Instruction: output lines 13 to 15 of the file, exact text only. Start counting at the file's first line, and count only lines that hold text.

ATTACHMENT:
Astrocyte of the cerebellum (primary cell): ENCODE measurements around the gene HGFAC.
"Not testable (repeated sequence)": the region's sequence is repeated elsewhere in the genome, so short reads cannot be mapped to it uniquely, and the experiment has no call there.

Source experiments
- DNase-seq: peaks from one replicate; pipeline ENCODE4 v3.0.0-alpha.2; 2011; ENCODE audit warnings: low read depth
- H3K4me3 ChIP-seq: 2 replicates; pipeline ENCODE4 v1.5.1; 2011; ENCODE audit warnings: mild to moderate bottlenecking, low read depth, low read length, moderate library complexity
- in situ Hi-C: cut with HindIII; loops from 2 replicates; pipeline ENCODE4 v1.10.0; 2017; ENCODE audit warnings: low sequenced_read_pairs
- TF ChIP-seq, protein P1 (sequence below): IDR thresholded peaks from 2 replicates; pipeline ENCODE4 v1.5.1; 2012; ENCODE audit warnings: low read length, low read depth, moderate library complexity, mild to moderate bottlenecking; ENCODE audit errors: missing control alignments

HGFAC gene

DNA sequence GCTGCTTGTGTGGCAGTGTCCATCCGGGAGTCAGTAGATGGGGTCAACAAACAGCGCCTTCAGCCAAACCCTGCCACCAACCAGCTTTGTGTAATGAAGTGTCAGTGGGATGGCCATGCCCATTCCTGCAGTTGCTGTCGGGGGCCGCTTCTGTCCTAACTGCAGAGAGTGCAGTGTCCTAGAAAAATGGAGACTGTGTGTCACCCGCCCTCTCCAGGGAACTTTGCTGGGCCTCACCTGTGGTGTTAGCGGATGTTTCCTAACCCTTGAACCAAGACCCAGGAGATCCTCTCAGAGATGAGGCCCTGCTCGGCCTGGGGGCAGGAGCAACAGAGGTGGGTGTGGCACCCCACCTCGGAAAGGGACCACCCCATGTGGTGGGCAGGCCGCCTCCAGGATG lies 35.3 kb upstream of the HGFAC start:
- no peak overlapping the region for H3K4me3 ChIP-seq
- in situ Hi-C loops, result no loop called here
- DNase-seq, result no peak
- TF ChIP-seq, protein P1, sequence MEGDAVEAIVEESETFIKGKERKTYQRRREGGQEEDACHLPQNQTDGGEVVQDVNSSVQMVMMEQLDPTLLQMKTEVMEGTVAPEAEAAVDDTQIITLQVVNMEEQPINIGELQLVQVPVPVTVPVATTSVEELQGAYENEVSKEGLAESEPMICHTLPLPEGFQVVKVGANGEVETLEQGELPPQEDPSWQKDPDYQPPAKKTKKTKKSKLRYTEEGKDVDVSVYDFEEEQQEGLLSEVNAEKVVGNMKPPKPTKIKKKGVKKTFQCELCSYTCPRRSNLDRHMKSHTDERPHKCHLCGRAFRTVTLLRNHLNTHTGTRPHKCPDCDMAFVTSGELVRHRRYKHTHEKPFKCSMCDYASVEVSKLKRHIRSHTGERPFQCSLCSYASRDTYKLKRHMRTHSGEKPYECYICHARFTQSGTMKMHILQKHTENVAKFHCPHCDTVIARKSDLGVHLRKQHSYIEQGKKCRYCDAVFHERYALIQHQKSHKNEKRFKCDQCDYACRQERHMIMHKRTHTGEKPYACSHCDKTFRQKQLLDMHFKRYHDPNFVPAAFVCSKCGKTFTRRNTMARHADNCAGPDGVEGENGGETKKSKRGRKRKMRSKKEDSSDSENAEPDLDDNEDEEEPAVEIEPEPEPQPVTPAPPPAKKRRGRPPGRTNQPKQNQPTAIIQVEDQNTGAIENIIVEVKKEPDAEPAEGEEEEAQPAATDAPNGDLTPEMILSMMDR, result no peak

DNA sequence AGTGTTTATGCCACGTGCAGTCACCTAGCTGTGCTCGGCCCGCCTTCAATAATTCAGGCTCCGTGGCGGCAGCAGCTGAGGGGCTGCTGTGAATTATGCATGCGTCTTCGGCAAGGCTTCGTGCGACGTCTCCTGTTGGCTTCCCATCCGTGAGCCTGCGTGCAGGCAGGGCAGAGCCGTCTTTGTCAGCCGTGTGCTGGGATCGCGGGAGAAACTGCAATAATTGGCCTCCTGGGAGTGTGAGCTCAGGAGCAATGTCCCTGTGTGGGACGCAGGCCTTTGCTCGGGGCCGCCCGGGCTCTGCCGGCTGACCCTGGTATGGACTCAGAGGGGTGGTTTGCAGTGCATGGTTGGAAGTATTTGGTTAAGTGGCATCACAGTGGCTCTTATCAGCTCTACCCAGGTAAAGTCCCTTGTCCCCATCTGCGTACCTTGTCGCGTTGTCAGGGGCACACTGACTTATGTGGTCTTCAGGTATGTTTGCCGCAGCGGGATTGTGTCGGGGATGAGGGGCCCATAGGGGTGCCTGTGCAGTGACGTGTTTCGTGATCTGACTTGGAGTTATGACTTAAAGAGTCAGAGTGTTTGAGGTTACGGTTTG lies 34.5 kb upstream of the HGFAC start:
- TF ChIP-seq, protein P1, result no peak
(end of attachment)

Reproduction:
- TF ChIP-seq, protein P1, sequence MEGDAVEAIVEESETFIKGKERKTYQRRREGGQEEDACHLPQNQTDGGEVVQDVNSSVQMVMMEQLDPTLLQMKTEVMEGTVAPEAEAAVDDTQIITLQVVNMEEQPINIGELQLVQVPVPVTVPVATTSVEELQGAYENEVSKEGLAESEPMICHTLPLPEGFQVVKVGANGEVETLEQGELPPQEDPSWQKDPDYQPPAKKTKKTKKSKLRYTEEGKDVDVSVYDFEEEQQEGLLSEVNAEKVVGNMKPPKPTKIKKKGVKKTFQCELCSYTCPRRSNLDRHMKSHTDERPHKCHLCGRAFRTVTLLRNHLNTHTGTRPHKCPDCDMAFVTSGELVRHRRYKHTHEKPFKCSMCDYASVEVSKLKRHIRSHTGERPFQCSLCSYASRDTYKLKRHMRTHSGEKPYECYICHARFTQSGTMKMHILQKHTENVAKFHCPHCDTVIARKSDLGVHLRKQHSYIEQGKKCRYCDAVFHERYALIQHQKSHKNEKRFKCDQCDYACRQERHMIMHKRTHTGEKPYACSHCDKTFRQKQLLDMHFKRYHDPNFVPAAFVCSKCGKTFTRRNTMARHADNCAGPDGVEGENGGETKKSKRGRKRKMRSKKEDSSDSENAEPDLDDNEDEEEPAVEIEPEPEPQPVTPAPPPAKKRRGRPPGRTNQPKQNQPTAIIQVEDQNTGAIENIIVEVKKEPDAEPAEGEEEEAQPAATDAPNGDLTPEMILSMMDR, result no peak

DNA sequence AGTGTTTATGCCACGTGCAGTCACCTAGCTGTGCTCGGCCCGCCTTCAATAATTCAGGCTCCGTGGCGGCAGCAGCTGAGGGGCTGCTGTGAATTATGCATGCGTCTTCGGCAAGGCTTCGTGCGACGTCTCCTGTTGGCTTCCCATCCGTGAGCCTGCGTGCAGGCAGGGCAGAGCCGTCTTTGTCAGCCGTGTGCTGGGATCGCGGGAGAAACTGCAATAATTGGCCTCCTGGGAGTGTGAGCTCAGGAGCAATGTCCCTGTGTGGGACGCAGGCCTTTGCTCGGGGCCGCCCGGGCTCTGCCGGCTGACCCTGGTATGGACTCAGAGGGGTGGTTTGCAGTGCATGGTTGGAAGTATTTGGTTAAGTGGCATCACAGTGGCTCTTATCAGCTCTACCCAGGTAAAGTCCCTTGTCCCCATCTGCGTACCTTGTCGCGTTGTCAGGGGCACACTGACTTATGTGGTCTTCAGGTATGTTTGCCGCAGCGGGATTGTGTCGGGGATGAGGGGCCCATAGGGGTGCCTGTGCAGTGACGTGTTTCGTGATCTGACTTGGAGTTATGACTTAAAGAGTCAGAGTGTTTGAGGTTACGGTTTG lies 34.5 kb upstream of the HGFAC start:
- TF ChIP-seq, protein P1, result no peak